Oregon drew a lot of attention during the early signing period, winning a handful of high-profile recruiting battles to be in position to have the Pac-12’s highest rated class.

The Ducks missed out on Harbor but had one more big score, landing four-star cornerback Rodrick Pleasant. The California player picked Oregon over Pac-12 rival – at least for another year – Southern California.

“Ultimately, we want to sign the best players everywhere but if you can win in your footprint, and our footprint, certainly California is part of that, we want to have success there and think this year we proved that we’re able to do that,” Lanning told reporters.

USC, which moves to the Big Ten after the 2023-24 school year, did get a signing day win with four-star tight end Walker Lyons.

FINAL SCORE

Alabama had already locked up the No. 1 recruiting class in the country for the 10th time in 13 years before the February signing period.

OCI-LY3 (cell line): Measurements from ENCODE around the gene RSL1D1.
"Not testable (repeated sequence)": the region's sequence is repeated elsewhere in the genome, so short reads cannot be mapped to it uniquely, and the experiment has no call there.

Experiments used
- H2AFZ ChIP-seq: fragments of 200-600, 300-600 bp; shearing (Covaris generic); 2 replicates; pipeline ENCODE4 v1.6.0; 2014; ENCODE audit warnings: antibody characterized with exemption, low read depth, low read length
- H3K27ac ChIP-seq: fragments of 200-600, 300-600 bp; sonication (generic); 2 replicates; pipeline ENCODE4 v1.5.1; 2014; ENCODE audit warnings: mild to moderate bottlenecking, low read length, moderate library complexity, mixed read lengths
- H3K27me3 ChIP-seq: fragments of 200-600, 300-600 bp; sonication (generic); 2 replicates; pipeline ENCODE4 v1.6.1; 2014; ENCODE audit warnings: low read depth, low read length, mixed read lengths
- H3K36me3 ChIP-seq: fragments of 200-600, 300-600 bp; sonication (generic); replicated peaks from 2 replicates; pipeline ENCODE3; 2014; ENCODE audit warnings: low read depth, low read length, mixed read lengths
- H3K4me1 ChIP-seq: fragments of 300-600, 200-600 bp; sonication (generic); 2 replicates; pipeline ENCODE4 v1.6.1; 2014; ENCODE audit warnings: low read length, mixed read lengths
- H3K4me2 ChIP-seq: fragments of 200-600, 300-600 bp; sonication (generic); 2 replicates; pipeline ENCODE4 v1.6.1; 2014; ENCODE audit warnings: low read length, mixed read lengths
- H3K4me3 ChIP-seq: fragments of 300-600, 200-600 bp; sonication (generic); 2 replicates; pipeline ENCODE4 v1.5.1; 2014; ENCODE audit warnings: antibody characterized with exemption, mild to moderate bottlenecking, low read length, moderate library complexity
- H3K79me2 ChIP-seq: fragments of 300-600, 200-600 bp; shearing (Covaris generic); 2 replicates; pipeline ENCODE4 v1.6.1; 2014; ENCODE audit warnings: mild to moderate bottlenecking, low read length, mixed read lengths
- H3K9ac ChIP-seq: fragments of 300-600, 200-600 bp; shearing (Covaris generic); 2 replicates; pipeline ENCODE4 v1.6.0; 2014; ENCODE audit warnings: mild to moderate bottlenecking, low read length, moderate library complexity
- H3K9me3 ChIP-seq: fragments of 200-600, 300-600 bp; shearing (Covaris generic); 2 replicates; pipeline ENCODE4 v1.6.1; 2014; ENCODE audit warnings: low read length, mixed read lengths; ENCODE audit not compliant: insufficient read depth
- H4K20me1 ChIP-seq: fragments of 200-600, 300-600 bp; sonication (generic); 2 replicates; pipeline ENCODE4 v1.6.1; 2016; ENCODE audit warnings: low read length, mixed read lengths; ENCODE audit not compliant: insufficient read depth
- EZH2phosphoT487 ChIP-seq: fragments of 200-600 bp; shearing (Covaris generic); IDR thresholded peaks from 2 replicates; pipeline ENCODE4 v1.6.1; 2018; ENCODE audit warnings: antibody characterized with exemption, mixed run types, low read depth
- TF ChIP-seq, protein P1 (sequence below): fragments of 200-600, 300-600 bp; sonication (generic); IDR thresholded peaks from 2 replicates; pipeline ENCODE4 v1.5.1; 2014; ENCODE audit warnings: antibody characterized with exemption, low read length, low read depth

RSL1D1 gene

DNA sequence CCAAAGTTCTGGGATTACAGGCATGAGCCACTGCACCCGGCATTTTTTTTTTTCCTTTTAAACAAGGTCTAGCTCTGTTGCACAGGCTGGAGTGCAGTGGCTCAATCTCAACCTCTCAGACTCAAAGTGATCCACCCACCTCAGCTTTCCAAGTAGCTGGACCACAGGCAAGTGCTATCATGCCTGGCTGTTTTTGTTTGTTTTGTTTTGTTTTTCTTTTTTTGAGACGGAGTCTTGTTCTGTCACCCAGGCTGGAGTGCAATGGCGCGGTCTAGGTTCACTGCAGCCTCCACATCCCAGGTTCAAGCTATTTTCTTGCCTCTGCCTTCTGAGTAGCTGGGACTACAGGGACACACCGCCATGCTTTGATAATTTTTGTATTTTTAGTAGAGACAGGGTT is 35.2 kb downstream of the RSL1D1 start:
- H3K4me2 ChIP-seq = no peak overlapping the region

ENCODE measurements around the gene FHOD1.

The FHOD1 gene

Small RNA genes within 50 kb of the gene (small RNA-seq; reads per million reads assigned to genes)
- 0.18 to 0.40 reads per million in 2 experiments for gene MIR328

The Tide landed nine five stars. There were only 39 players given a five-star rating in the class, according to 247’s composite.

Two-time defending national champion Georgia was second, followed by Texas, Oklahoma and Ohio State. The rest of the top 10 were LSU, Miami, Oregon, Tennessee and Notre Dame.

While there has been much angst over the impact of NIL money being used as a recruiting inducement, the early results suggests it isn’t changing which schools are coming away with the highest-rated classes.

Using a five-year average of recruiting rankings from the 247 composite, here are the top 20 schools from 2017-21.

1. Alabama, 2 (average ranking)

2. Georgia, 2.2

3. Ohio State, 5

4. LSU, 6.8